13 Apr 2018
Basket Analysis for eCommerce and Brick-and-Mortar Retail
Data Mining & Text Mining are gaining a foothold across many verticals, including eCommerce. While many retail merchants are already aware that this Data Science and NLP techniques can benefit them online, they barely have any idea about how much of a boon they could be for their brick-and-mortar business. Nevertheless, making friends with Data & Text Mining can pack a wallop for you, as a retailer, across the board. Moreover, some of the more intricate applications of Data and Text Mining are suitable for both eCommerce and brick-and-mortar stores and you can use them in parallel in order to enhance the effect.
We’ll dwell on just one such application, so that you can decide whether bringing it into play can bring you closer to your business goals.
Basket Analysis: How NLP and Data Science Can Help You Sell More
One of the awesome techniques you can apply both online and offline is Basket Analysis. Even the name of this approach suggests something you deal with day in day out in both your physical stores and on the Web: baskets or carts filled with your products by your customers. Did those items wind up in the same basket by pure chance? How often do they find themselves in the same company? How many baskets like that do you process over a meaningful period of time? Can that be considered a trend?
You will have probably deduced by now it deals with identifying a pattern in accordance with which the products you sell co-occur. Is that possible to do? With Data & Text Mining, it certainly is. You can explore the invisible relationships between the different products and product groups that make up your online and offline inventory and determine which of them “gravitate to one another”.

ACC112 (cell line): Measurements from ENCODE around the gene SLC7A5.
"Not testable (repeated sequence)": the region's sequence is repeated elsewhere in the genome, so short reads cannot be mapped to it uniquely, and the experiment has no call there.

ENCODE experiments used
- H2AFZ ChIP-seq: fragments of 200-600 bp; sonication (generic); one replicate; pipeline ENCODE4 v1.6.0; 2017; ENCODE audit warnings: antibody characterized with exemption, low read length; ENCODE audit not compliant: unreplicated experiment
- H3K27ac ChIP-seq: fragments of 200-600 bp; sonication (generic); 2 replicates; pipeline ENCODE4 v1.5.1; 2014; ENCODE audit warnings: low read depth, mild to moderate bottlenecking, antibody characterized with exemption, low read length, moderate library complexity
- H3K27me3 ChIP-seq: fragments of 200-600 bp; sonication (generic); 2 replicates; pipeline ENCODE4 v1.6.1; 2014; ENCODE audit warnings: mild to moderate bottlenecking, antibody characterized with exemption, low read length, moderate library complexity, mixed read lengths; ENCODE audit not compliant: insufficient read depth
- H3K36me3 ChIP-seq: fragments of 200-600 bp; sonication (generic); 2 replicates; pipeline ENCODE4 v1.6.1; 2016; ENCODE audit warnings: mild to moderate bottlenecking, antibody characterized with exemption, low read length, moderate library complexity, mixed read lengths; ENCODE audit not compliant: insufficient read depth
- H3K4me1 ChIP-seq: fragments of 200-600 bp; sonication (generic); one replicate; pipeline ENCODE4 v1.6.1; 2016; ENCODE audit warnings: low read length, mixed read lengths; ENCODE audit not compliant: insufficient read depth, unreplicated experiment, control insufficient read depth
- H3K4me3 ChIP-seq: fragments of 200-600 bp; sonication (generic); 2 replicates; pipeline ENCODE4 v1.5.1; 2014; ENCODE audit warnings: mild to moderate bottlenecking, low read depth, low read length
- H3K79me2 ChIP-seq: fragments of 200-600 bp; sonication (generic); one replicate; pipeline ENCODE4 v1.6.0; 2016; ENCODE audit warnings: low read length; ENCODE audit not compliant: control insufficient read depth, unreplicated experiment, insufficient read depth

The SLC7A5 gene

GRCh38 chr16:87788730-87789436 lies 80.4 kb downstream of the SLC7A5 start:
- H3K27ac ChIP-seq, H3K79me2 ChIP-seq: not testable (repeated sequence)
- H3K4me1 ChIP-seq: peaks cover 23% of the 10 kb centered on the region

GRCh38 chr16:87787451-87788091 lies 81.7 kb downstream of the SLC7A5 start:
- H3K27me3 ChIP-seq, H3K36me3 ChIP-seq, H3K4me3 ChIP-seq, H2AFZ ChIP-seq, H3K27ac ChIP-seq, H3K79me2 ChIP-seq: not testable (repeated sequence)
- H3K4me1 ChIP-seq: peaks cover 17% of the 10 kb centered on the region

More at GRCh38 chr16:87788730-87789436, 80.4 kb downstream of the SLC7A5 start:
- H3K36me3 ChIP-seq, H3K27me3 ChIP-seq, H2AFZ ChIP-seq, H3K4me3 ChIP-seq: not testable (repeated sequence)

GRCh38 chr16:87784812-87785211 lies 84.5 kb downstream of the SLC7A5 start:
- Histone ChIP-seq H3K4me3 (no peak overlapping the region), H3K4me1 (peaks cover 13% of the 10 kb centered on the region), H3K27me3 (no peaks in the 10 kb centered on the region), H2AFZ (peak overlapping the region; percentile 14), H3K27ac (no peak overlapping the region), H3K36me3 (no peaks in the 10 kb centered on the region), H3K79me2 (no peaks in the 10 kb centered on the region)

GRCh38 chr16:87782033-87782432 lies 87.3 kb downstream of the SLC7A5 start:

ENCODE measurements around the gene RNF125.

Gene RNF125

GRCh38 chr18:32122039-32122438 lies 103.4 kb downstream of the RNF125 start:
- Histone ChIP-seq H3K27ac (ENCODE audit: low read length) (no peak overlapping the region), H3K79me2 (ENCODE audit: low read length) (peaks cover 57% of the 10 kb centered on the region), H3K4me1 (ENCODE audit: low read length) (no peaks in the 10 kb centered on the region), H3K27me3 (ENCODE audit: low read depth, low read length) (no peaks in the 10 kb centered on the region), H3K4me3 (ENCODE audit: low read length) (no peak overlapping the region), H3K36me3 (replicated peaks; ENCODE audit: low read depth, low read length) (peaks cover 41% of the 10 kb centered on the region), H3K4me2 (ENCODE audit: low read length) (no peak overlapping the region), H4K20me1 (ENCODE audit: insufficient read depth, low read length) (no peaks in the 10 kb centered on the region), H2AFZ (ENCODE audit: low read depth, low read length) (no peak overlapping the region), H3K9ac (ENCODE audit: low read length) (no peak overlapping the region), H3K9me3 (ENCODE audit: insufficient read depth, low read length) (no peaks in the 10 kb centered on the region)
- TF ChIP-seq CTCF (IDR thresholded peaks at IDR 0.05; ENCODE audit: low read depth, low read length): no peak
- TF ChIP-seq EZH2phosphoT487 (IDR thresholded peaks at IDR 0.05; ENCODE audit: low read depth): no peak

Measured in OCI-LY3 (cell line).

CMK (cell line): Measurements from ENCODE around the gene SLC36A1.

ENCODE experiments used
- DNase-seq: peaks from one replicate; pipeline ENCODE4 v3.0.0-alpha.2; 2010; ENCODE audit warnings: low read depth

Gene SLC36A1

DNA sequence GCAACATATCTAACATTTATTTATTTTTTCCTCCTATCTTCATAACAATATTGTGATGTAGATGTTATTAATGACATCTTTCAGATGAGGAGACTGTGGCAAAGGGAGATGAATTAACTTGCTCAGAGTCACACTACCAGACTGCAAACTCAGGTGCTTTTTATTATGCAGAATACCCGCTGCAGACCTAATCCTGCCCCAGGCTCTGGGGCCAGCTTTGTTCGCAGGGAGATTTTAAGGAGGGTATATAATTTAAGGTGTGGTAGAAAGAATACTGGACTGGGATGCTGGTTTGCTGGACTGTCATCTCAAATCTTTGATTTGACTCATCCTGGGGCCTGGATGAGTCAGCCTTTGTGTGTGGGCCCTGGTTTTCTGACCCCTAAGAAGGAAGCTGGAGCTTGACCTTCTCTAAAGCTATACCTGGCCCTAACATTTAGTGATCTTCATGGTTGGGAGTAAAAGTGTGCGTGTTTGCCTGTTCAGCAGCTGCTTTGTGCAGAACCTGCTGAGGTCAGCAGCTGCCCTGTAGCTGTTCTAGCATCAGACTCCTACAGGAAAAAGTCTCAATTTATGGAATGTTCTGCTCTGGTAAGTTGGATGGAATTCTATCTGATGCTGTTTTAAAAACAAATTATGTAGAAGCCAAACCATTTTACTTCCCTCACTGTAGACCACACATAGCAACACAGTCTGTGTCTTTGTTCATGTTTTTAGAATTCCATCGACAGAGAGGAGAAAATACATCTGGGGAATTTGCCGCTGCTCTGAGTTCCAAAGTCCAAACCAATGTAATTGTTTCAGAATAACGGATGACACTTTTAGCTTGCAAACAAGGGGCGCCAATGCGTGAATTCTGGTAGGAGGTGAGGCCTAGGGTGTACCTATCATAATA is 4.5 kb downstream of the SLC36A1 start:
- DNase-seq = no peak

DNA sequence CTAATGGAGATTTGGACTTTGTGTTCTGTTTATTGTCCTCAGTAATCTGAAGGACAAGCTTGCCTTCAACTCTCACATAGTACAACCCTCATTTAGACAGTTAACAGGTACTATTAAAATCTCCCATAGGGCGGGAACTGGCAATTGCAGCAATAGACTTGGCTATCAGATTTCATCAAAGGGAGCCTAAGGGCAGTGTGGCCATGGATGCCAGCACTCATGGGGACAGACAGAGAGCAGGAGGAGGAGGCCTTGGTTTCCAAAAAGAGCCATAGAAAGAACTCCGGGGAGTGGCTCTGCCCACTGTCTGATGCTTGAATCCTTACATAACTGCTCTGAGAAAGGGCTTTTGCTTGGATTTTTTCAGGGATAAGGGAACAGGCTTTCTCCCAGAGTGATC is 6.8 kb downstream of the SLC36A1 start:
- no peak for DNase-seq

How can you benefit from this knowledge?
In fact, the ability to identify which of your products sell together opens up an entire host of practicable opportunities.
- If you have determined there is an A>B relationship between two products or groups of products, you can offer a complementary product B to those online shoppers who have added to cart Product A. By means of Text Mining that is designed to understand a product’s attributes from text the way a human would do, you can further tailor and enhance this offering. This can be done in several ways:
- You can display a complementary product or products based on the description and properties of Product A that has been added to cart.
- You can offer a complementary product or products based on your shopper’s previous searches for products of this category. In this case, the complementary products you can offer can feature the properties your shopper was interested in during their previous searches, which will increase the selling odds.
- Basket Analysis allows you to optimize the arrangement of your products in your eCommerce store. In addition to placing together products that have proven to be associated, you can also approach the equation from the other end and identify product categories one and the same shopper is unlikely to be interested in. Someone making a search for wholesome herbal teas is not very likely to buy strong liquor during the same visit, don’t you think so? More so, by using your Basket Analysis insights, you can eliminate any undesirable negative associations that may affect your visitor’s buying decision.
- Text Mining gives you another great ability that can further enhance the way you present your complementary products on a suitable occasion prompted by Data Mining: the ability to display relevant customer reviews. When a complementary product gets recommended, a Sentiment Analysis-driven capability of your system can identify positive feedback related to this product or products starting with the most recent, and display it to your shopper.
- With physical stores, it’s a bit more difficult to juggle things and cough up whatever can be relevant at the right instant in time. However, the insights you’ve gleaned online can be projected on to the brick-and-mortar part of your business just as well. By means of merchandising, you can still position together products that “gravitate” toward one another. You can also try to avoid provoking any negative associations.
It is beyond the scope of this article to describe some of the benefits of Basket Analysis that are not associated with influencing buying intent, but they, nevertheless, are present too. In particular, Basket Analysis can be used for product inventory-related predictions.
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